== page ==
In 2022 landlords sold 35,000 more properties than they bought according to Hamptons Estate Agents. Zoopla found that as a result, there has been a 50% rise in the demand for rented accommodation in the UK. But this sudden change of heart for landlords perhaps isn’t as shocking as it first seems and is potentially due to an accumulation of factors that have built up over the past 5-8 years. Recent economic circumstances have pushed already tired landlords over the edge and now, many are exiting the market.
What has caused landlords to sell up?
Hikes in mortgage rates
According to insights from Zoopla, the escalation in the base rate has deterred property owners from making new investments or expanding their existing portfolios due to the lower return on investment. The base rate, which the Bank of England establishes, plays a crucial role in determining the affordability of mortgages. Typically, when the base rate spikes, it directly influences the interest rates on mortgages, rendering them more costly for property owners. Over the last year, the base rate has jumped significantly which has subsequently affected mortgage rates. For instance, in March 2022 the base rate was at 0.75% compared with March 2023 when it rose to 4.25%, and now it has increased to 4.50% in May 2023.
Over the past few years, landlords have been able to enjoy low-interest rates and therefore low monthly mortgage repayments. However, The Bank of England warned at the end of 2022 that up to four million households will see higher monthly mortgage bills this year. As a result, landlords who were already debating whether to sell up after years of renting were probably put off by the potentially lower profit margins.
On the other hand, some landlords may have locked into a long fixed-term mortgage last year before the rates jumped, which means that they will benefit from the increase in rental prices whilst paying lower-than-average mortgage costs.
No-fault evictions ban
One of the proposed reasons that many landlords are selling up according to the Royal Institution of Chartered Surveyors (RICs) is due to the no-fault evictions ban which was announced in 2019.
The Government has presented a new Renters (Reform) Bill which proposes that landlords will no longer be able to evict tenants at the end of a tenancy without a valid legal reason or a reasonable notice period. Currently landlords can evict a tenant under Section 21 of the Housing Act 1988, commonly known as ‘non-fault’ evictions. This initiative, proposed by Michael Gove, the Secretary of State for Levelling Up, Housing, and Communities, aims to give tenants greater housing security.
Ultimately, the elimination of Section 21 would contribute to the overall improvement of the private rental sector by fostering stability and mitigating the risk of unjust evictions. However, The National Residential Landlords Association reported that the no-fault eviction ban would make it much harder and more costly for landlords to remove problematic tenants, which would affect the ease of doing business. As a result, this has led to many landlords deciding to leave the market.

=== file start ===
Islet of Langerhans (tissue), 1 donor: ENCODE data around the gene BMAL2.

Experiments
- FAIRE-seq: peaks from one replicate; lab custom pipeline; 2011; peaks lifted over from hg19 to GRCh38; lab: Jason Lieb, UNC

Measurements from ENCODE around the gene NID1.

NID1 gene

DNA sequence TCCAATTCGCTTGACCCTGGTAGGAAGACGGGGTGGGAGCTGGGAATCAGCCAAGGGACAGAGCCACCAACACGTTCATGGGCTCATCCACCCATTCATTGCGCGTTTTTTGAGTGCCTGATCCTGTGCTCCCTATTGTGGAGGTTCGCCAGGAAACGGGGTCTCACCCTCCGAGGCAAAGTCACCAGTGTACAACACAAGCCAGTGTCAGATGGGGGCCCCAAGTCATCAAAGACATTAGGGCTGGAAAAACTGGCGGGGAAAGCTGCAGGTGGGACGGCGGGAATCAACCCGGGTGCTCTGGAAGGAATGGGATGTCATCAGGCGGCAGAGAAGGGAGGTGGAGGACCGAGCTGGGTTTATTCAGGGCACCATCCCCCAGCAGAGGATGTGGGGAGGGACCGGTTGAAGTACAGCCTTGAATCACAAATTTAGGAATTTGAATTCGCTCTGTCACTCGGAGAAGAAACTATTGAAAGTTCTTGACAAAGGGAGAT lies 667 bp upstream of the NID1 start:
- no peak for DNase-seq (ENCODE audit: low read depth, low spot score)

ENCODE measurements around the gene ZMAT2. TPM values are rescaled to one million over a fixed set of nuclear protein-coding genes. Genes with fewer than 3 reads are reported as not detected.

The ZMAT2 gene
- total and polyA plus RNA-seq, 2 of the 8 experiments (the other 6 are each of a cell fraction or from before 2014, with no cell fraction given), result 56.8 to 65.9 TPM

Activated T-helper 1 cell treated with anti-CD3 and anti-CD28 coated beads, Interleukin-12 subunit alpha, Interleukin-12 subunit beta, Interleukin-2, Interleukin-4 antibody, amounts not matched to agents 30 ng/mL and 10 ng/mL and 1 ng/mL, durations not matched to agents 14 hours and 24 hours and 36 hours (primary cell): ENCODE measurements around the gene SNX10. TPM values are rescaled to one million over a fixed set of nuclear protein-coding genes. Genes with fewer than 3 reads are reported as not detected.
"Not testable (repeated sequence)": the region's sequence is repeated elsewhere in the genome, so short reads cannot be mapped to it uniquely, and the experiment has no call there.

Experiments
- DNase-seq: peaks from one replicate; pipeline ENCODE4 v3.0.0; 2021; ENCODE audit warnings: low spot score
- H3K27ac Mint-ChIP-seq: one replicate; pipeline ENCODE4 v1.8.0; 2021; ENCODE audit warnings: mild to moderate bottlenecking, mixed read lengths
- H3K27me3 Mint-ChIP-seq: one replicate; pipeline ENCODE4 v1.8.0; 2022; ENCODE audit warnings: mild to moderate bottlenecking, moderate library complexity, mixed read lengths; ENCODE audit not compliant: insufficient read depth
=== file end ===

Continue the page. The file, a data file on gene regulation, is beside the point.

Further reforms to promote tenants’ rights
In addition to the no-fault eviction ban, the government published new measures last year to shift the balance in relationships between tenants and landlords. New legislation will be introduced to make it easier for tenants to take their landlord to court to seek rent repayment if their homes are not up to an acceptable standard.
Tenants will also be able to leave poor-quality housing without having to pay rent and will have the flexibility to move homes if their circumstances change. As such, the tenancy will only end if a tenant ends it or the landlord has a legal reason to do so according to the new law. Notice periods for ending tenancies will be doubled, giving tenants more time to find new accommodation or challenge unjustified evictions.
Further to this, the new proposed changes will make it harder for landlords to unreasonably refuse a tenant the right to keep a pet at the home. We are awaiting further clarification on the finer details of these new rules.
As well as this, the government will set up a new Private Renters’ Ombudsman which will be able to help landlords and tenants resolve issues better without having to go to court. This will be a positive for both tenants and landlords as it may result in less costly proceedings and more timely resolutions.
The last straw?
The National Residential Landlords Association indicates that an overwhelming 84% of its members in 2022 were contemplating reducing their property portfolios or exiting the market due to the mounting pressures of regulatory compliance. While this change undeniably enhances tenant protection, it adds a layer of complexity and potential risks for property owners.
Over the past few years, there have been gradual changes to UK property regulations making it steadily more difficult for landlords to do business. Previously landlords could claim tax relief equivalent to 40% or 45% (depending on their tax band) of their mortgage interest payments. However, since 2020 this has been reduced to just 20%.
In addition, it was announced that the government pledges to reduce emissions to net zero by 2050 which means that a property’s minimum energy efficiency rating must be category C by 2035. The National Residential Landlords Association has estimated that the average cost of meeting this target would be around £18,000 per property.
All these factors combined, along with the effects of the cost-of-living squeeze and law reforms have caused landlords to reevaluate their investment strategies.
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